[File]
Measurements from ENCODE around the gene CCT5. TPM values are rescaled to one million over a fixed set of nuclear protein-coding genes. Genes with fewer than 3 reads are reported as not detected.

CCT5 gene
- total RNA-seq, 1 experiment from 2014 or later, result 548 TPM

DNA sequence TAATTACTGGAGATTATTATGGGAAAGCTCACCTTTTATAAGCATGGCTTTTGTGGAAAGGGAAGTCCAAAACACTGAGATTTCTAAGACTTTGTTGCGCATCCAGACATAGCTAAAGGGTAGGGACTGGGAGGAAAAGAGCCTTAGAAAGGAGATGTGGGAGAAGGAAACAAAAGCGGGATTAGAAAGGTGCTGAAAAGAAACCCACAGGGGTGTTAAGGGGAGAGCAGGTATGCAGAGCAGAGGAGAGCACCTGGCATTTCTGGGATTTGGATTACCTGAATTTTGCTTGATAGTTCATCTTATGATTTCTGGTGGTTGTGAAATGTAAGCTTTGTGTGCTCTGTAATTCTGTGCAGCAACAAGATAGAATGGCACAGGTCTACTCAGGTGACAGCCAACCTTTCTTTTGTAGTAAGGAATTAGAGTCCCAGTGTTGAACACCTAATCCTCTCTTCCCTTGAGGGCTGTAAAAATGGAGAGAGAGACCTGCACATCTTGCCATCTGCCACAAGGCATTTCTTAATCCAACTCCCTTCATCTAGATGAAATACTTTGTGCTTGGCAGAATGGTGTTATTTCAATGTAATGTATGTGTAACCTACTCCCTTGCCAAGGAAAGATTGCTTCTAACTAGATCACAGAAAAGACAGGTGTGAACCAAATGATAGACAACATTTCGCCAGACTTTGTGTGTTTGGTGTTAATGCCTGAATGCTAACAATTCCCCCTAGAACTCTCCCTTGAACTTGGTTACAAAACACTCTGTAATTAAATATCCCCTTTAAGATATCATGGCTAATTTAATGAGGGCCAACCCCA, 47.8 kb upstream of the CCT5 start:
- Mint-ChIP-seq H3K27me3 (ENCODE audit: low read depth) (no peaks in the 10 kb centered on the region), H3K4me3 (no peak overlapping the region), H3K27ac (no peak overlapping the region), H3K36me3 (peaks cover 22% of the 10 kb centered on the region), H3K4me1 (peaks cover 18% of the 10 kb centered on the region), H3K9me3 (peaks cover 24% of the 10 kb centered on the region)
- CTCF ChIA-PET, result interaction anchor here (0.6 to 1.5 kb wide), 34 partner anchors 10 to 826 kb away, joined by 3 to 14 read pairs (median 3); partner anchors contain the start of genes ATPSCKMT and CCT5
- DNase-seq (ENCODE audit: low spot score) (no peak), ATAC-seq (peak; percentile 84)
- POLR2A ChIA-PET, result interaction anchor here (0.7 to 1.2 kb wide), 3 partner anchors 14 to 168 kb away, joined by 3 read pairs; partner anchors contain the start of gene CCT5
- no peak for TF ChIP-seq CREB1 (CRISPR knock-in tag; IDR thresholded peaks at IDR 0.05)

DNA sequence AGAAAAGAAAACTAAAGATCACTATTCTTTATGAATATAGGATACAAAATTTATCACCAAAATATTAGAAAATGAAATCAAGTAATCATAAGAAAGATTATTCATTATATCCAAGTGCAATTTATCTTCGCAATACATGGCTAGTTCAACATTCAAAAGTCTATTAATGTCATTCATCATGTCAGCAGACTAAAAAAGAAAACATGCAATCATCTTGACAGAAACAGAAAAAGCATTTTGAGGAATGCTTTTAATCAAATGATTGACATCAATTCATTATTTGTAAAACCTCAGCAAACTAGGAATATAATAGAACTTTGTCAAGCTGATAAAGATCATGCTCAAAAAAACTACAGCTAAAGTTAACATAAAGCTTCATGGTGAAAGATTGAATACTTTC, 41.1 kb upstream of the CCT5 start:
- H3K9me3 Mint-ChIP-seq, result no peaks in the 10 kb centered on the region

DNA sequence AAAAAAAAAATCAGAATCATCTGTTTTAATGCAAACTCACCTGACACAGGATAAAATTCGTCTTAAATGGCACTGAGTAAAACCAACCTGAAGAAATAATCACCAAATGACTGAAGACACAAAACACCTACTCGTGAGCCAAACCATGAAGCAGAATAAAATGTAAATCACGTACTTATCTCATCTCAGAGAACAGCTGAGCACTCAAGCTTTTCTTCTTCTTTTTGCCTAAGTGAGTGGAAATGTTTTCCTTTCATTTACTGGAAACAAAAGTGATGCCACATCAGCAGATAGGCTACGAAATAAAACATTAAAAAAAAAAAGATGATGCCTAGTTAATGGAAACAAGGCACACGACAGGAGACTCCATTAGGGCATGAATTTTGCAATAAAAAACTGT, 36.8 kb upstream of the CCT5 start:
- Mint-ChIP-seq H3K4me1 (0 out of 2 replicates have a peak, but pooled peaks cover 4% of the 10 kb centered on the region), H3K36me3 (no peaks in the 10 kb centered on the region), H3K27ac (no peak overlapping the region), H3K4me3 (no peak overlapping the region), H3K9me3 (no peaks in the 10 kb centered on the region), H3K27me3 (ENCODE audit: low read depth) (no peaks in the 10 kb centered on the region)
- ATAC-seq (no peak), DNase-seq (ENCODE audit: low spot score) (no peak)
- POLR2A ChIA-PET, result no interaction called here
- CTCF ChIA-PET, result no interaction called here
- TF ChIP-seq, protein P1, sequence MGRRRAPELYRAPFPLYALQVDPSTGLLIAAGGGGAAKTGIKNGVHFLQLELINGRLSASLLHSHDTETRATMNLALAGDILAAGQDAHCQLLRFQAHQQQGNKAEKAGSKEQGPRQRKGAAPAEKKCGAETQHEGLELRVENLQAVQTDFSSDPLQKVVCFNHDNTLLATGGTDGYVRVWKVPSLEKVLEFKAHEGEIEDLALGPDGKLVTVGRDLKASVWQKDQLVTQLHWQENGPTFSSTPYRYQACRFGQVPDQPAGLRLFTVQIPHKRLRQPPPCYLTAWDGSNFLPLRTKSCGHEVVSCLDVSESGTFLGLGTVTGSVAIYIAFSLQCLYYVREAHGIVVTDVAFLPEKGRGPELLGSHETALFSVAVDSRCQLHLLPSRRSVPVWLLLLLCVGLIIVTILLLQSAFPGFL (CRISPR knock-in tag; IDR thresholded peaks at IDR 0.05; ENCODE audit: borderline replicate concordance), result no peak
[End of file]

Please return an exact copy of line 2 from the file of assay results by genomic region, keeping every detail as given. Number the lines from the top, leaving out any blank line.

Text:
CCT5 gene